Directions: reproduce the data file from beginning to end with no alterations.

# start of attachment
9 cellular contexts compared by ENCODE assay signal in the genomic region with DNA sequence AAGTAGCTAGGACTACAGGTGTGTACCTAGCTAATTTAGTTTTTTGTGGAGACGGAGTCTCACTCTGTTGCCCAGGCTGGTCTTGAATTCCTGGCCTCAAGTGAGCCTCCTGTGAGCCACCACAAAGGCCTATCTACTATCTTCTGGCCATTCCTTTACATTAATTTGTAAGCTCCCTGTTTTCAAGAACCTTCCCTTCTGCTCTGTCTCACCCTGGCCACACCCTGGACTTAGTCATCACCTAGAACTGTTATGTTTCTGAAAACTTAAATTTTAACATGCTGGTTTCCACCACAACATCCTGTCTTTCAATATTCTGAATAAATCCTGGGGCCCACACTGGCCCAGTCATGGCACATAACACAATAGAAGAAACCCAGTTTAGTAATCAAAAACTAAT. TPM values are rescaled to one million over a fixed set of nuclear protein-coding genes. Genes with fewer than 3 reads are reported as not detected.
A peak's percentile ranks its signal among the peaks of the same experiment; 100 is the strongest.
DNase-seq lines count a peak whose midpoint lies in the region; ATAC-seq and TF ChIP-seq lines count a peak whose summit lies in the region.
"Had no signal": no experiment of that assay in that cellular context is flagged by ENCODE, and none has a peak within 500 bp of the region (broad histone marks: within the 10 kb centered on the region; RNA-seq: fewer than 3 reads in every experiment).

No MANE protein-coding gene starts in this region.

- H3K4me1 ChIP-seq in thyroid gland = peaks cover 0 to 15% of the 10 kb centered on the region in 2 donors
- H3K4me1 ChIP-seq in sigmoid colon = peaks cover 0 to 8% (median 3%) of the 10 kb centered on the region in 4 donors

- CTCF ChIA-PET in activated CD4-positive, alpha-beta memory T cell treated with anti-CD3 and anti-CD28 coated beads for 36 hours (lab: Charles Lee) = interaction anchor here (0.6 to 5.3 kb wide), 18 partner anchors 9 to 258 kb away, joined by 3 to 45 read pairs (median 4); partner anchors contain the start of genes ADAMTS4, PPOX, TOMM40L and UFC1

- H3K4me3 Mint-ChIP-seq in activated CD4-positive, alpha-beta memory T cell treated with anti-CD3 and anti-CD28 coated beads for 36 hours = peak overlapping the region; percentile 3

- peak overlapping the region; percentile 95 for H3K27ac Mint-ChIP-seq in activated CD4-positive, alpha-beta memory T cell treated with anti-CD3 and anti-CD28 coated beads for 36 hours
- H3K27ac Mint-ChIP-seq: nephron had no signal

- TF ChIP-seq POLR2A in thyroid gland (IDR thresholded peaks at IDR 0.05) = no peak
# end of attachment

9 cellular contexts compared by ENCODE assay signal in the genomic region with DNA sequence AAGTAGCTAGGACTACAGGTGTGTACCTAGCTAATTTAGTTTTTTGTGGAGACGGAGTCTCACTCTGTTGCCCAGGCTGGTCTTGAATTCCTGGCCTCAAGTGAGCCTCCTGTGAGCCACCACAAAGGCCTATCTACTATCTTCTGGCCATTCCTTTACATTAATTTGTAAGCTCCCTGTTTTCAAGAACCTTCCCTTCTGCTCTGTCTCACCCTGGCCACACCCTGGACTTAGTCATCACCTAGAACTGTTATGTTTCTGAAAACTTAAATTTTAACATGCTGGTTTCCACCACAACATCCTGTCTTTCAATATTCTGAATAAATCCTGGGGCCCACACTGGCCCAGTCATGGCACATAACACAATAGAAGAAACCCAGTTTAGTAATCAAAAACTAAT. TPM values are rescaled to one million over a fixed set of nuclear protein-coding genes. Genes with fewer than 3 reads are reported as not detected.
A peak's percentile ranks its signal among the peaks of the same experiment; 100 is the strongest.
DNase-seq lines count a peak whose midpoint lies in the region; ATAC-seq and TF ChIP-seq lines count a peak whose summit lies in the region.
"Had no signal": no experiment of that assay in that cellular context is flagged by ENCODE, and none has a peak within 500 bp of the region (broad histone marks: within the 10 kb centered on the region; RNA-seq: fewer than 3 reads in every experiment).

No MANE protein-coding gene starts in this region.

- H3K4me1 ChIP-seq in thyroid gland = peaks cover 0 to 15% of the 10 kb centered on the region in 2 donors
- H3K4me1 ChIP-seq in sigmoid colon = peaks cover 0 to 8% (median 3%) of the 10 kb centered on the region in 4 donors

- CTCF ChIA-PET in activated CD4-positive, alpha-beta memory T cell treated with anti-CD3 and anti-CD28 coated beads for 36 hours (lab: Charles Lee) = interaction anchor here (0.6 to 5.3 kb wide), 18 partner anchors 9 to 258 kb away, joined by 3 to 45 read pairs (median 4); partner anchors contain the start of genes ADAMTS4, PPOX, TOMM40L and UFC1

- H3K4me3 Mint-ChIP-seq in activated CD4-positive, alpha-beta memory T cell treated with anti-CD3 and anti-CD28 coated beads for 36 hours = peak overlapping the region; percentile 3

- peak overlapping the region; percentile 95 for H3K27ac Mint-ChIP-seq in activated CD4-positive, alpha-beta memory T cell treated with anti-CD3 and anti-CD28 coated beads for 36 hours
- H3K27ac Mint-ChIP-seq: nephron had no signal

- TF ChIP-seq POLR2A in thyroid gland (IDR thresholded peaks at IDR 0.05) = no peak